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Old 03-02-2015, 12:39 AM   #1
netpumber
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Default Lander-Waterman theory explanation

Hi.

Could someone post any reference or describe the logic of the that theory (even with images). I read the text on wikipedia but couldn't understand much because i'm now beginning with NGS.

Is this a method to estimate the quality of your library and the size of its fragments ? When do we use calculators for that ?

Thank you.

Last edited by netpumber; 03-02-2015 at 12:41 AM.
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Old 03-02-2015, 03:28 AM   #2
dariober
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Quote:
Originally Posted by netpumber View Post
Is this a method to estimate the quality of your library and the size of its fragments ? When do we use calculators for that ?
Assuming reads map randomly to the reference genome, you can plan your experiments and answer questions like: How much coverage do I expect if I sequence so many reads? How many genomic positions can I expect to be covered by at least n reads (useful for SNP detection)?

Say your genome is of size G, you sequence N reads of length L, this R code answers the two questions above (given all the assumptions required):

Code:
L<- 100
G<- 3*1e9
N<- 100*1e6

## Expected coverage
C<- (L*N)/G

## % genome covered with depth...
depth<- 0:10
exp_cov<- dpois(depth, lambda= C) * 100
ggdepth<- qplot(x= depth, y= exp_cov, xlab= 'Depth', ylab= '% genome', main= 'Amount of genome\ncovered at depth n') + geom_line()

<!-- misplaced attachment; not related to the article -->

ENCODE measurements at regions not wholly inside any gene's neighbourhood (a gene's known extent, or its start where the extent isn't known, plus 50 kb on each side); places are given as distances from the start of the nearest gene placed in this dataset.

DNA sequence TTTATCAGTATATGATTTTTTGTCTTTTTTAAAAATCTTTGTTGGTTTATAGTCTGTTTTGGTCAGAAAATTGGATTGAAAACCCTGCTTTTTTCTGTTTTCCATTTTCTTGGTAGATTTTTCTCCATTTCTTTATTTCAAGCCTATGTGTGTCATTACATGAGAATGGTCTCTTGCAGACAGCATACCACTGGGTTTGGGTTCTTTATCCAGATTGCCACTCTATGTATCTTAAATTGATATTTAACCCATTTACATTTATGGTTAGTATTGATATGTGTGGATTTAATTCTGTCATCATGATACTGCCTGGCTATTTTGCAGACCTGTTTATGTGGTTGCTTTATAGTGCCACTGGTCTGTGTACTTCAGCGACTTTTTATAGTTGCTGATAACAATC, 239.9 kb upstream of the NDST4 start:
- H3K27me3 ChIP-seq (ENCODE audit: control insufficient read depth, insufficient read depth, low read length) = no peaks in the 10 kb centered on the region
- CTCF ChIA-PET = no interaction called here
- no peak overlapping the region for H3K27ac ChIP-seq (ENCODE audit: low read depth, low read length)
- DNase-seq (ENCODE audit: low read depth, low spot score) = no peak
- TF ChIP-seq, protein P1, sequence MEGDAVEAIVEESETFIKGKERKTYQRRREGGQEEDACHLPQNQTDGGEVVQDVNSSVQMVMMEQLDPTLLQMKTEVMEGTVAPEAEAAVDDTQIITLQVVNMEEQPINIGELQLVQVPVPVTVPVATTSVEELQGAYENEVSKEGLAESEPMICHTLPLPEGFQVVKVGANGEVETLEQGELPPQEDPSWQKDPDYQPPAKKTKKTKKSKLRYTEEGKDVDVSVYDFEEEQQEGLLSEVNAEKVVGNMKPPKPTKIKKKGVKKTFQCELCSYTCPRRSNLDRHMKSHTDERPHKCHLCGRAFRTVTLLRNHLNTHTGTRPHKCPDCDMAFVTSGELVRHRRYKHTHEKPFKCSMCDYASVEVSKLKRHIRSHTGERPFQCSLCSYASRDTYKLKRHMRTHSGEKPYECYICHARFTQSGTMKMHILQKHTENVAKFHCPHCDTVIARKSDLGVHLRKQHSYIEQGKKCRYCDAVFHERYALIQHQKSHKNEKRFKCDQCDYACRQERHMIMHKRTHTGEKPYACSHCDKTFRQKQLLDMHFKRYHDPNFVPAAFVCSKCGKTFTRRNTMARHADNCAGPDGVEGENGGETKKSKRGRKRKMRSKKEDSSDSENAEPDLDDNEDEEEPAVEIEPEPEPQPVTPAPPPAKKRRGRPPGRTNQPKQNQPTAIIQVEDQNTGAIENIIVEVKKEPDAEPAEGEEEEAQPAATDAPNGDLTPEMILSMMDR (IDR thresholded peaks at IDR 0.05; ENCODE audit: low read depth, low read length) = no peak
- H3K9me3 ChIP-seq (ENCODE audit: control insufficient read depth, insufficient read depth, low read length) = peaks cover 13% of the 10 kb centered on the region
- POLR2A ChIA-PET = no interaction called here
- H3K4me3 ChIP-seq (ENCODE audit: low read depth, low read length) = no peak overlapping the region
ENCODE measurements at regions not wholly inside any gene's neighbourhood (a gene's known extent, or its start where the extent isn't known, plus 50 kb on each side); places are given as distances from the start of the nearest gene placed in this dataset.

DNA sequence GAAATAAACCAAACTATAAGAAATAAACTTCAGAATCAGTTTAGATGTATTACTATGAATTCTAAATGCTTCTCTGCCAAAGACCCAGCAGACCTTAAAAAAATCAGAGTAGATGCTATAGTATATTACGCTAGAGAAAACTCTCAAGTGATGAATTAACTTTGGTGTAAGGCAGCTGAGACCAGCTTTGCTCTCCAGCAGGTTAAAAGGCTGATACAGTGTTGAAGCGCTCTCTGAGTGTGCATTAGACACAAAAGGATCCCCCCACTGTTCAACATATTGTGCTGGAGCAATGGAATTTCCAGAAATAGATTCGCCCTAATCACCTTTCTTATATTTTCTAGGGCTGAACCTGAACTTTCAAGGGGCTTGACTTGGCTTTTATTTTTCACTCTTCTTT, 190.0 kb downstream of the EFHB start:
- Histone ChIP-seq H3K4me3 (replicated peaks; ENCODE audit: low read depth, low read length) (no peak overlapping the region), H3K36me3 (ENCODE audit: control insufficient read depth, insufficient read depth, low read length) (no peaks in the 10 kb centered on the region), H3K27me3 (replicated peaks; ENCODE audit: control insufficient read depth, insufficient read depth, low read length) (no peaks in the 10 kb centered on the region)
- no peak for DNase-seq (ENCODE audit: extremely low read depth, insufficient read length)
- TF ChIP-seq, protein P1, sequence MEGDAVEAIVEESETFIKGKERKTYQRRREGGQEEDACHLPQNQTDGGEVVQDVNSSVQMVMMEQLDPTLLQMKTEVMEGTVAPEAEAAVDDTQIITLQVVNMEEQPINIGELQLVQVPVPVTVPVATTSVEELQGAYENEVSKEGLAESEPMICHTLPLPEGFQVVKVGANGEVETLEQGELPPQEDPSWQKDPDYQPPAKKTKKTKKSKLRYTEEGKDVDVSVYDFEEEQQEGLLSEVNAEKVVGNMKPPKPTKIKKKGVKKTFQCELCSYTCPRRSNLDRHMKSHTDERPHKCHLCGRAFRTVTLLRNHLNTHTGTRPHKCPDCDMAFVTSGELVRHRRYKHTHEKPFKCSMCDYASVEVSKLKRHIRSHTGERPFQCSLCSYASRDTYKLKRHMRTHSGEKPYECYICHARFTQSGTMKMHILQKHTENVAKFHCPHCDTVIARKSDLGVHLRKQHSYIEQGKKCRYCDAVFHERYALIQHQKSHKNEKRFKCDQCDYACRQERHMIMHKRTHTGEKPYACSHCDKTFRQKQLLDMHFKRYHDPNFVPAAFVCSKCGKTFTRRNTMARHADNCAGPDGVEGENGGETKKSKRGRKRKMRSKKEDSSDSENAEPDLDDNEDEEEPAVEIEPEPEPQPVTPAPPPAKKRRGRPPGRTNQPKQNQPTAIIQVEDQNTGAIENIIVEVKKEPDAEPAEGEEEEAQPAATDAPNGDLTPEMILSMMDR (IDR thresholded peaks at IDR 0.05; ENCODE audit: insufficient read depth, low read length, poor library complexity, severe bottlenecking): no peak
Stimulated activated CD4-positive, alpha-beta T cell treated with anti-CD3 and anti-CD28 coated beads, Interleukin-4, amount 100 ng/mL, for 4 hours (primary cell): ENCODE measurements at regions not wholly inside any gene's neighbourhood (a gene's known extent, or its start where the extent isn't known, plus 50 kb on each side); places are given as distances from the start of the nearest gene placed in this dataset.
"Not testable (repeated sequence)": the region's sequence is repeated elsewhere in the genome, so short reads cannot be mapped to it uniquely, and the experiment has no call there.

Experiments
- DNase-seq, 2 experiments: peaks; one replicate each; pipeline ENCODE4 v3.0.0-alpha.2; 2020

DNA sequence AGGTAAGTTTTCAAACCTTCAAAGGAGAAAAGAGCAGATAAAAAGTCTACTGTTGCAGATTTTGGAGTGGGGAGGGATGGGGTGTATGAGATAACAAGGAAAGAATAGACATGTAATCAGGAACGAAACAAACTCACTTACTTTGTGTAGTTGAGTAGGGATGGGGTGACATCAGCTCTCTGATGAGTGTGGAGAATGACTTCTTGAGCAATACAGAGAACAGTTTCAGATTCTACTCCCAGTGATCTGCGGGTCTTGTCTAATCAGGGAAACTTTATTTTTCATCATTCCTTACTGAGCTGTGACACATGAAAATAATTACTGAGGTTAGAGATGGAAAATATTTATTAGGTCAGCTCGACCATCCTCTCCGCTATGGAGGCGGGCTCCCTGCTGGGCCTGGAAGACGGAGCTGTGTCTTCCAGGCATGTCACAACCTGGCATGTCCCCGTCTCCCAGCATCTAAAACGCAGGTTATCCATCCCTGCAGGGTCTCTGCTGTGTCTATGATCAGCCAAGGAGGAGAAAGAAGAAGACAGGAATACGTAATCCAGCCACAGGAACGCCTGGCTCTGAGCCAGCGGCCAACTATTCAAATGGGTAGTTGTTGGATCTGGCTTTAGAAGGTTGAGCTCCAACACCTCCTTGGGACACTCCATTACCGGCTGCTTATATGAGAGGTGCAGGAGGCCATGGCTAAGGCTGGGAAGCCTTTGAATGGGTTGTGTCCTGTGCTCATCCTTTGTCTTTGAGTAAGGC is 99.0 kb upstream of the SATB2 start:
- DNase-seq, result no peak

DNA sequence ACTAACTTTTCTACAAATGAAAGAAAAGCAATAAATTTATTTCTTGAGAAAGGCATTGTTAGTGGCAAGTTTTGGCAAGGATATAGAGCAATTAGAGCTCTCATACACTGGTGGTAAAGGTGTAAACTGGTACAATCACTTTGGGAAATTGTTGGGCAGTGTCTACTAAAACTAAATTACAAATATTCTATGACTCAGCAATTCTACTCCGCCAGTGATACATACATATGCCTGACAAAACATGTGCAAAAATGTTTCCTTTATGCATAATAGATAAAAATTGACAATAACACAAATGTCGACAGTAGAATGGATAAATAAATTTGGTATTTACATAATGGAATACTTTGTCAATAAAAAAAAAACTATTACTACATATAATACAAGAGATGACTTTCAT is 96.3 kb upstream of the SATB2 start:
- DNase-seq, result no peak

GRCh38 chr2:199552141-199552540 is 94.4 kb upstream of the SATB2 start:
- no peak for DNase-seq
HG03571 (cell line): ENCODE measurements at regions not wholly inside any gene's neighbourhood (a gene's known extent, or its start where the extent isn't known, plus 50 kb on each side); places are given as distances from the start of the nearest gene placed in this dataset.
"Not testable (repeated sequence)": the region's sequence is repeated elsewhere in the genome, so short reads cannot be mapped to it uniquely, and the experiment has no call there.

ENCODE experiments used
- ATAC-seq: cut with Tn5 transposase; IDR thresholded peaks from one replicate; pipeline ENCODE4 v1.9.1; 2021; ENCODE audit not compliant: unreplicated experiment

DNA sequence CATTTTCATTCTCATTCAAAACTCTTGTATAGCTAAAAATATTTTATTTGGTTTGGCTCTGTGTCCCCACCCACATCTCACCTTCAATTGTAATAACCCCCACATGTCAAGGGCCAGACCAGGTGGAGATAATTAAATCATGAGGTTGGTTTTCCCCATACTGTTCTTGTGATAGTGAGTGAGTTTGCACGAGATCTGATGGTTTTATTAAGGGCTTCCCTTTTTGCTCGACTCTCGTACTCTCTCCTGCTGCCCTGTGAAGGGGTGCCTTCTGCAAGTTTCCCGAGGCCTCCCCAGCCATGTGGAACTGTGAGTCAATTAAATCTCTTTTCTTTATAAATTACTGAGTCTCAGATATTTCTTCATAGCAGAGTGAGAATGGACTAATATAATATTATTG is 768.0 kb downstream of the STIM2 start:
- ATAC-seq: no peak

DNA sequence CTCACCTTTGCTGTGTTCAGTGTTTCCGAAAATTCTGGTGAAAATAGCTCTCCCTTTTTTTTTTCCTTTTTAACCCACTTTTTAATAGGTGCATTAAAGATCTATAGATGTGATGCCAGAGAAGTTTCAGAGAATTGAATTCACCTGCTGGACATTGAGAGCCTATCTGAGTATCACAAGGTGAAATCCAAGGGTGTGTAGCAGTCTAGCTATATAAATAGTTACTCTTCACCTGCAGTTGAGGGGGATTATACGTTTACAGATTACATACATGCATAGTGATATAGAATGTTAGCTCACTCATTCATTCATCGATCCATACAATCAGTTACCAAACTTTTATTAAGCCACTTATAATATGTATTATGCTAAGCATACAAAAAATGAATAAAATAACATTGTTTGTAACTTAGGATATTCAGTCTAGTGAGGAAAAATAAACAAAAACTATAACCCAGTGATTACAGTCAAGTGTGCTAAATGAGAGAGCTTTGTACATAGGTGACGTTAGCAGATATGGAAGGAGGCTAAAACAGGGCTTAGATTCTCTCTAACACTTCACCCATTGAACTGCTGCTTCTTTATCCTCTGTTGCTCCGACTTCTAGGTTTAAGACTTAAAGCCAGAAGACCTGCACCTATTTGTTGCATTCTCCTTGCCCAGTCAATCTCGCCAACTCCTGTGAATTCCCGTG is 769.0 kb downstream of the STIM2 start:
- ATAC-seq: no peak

ggCum<- qplot(x= rev(depth), y= cumsum(rev(exp_cov)), xlab= 'Depth', ylab= '% genome', main= 'Amount of genome \ncovered at least with depth n') + geom_line()


This is just a use case example...
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Old 03-02-2015, 04:28 AM   #3
dpryan
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Just to make explicit something in dariobers great reply, the general theory is that if reads are uniformly drawn from the genome, then coverage should follow a Poisson distribution.

It should be noted that in reality this isn't the case, and I don't think anyone actually uses this equation for these purposes anymore. In fact, it's vastly more reliable to just generate fake reads and then map them, since it turns out that not all regions are very mappable and there's also often a bias in what's even sequenced.

Having said that, the original context of the equations was more useful for assembly, since the equations can answer how many gaps one should expect given a certain number of reads (clones originally, but this was all pre-NGS). Again, though, I think people would be more likely to use k-mer frequency histograms for this sort of thing these days.
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Old 03-02-2015, 09:16 AM   #4
netpumber
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Thank you very much guys.
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